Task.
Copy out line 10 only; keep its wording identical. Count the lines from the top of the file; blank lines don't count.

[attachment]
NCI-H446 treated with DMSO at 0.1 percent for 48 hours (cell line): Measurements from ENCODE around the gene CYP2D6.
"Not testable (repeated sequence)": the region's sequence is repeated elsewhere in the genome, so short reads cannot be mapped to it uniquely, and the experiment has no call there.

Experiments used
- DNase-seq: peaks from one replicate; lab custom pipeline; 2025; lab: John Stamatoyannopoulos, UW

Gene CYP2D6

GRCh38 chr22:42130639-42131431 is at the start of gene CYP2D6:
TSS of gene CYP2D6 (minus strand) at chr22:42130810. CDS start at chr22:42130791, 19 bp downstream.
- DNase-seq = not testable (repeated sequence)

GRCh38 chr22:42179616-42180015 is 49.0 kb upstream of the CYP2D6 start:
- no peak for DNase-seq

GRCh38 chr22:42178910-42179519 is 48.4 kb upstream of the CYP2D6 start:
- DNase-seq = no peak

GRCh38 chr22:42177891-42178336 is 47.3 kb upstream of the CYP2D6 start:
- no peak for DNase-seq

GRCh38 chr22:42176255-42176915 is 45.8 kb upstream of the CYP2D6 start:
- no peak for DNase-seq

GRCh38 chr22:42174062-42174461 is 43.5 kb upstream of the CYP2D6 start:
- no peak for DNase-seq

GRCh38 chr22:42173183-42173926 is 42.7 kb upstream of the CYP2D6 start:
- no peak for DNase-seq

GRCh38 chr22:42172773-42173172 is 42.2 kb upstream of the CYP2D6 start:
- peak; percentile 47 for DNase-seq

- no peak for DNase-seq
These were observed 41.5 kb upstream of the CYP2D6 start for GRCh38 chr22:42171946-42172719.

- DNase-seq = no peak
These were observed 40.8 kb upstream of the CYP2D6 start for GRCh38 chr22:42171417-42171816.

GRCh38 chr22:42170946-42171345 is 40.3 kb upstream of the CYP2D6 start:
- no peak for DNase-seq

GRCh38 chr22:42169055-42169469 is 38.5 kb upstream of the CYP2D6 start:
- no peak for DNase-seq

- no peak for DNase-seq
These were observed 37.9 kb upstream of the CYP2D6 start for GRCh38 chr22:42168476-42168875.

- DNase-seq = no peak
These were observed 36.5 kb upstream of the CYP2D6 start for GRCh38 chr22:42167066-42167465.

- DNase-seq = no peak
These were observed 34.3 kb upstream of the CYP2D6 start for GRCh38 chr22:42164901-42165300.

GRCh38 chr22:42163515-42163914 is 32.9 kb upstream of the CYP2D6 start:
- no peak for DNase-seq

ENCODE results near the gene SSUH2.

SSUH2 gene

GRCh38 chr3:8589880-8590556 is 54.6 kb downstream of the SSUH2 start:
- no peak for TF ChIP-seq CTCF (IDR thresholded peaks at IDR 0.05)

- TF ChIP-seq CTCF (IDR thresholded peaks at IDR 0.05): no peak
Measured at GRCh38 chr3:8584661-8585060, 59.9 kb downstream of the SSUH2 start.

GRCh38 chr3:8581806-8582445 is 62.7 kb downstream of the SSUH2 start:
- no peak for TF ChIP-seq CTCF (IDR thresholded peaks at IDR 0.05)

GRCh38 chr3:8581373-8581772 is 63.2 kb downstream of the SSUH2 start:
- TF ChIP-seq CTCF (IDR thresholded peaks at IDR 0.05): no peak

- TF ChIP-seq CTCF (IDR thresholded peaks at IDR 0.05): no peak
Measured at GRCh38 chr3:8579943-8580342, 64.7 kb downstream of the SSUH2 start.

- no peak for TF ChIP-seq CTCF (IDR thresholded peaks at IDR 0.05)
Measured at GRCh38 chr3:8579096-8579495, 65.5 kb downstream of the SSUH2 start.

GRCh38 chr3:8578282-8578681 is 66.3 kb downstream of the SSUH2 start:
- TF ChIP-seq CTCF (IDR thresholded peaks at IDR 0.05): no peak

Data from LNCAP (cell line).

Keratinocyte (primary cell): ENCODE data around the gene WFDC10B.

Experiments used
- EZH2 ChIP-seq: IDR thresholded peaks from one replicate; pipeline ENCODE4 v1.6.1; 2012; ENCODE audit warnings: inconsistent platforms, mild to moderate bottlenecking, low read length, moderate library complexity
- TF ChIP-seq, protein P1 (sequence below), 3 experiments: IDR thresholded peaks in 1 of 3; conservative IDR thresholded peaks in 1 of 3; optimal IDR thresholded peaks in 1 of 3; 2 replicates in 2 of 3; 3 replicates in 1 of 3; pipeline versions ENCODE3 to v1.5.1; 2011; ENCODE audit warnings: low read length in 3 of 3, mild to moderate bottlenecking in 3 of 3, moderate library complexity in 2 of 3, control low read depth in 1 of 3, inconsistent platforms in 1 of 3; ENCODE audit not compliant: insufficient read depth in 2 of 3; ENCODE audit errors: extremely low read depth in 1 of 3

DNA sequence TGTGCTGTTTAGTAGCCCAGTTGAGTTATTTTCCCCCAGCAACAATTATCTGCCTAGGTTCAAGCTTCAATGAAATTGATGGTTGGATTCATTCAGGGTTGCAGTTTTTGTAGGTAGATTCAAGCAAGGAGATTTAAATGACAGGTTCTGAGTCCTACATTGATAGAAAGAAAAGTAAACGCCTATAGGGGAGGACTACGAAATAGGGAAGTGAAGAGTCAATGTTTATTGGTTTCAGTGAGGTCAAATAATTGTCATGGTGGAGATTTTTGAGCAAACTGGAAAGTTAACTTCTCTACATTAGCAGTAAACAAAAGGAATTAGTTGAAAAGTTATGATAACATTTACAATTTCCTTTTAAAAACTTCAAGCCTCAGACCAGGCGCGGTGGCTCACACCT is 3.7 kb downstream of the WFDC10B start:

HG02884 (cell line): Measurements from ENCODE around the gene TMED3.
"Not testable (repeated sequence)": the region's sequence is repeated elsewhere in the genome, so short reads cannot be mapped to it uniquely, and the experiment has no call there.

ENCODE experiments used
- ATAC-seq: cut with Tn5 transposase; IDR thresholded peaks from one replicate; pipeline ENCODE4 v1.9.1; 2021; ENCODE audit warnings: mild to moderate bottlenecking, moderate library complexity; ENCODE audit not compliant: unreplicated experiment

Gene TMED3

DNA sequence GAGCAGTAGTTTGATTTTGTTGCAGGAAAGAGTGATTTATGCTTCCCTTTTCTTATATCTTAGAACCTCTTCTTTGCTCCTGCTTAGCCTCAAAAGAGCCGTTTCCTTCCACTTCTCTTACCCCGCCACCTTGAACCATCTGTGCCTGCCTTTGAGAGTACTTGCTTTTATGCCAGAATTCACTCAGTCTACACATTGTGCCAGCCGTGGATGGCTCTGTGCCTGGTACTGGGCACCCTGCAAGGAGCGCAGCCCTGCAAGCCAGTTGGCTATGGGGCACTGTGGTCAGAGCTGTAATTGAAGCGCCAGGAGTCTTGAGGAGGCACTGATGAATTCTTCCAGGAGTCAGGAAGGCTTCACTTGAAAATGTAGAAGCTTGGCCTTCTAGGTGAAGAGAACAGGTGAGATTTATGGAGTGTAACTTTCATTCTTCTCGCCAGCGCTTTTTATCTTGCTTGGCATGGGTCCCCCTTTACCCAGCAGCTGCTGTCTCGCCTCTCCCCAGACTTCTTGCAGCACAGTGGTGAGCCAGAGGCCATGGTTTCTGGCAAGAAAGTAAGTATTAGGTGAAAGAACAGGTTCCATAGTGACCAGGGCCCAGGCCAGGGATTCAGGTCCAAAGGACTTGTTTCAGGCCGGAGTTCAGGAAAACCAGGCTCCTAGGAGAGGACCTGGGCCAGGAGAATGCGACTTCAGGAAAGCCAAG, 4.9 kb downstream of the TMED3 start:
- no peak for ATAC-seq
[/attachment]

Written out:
- no peak for DNase-seq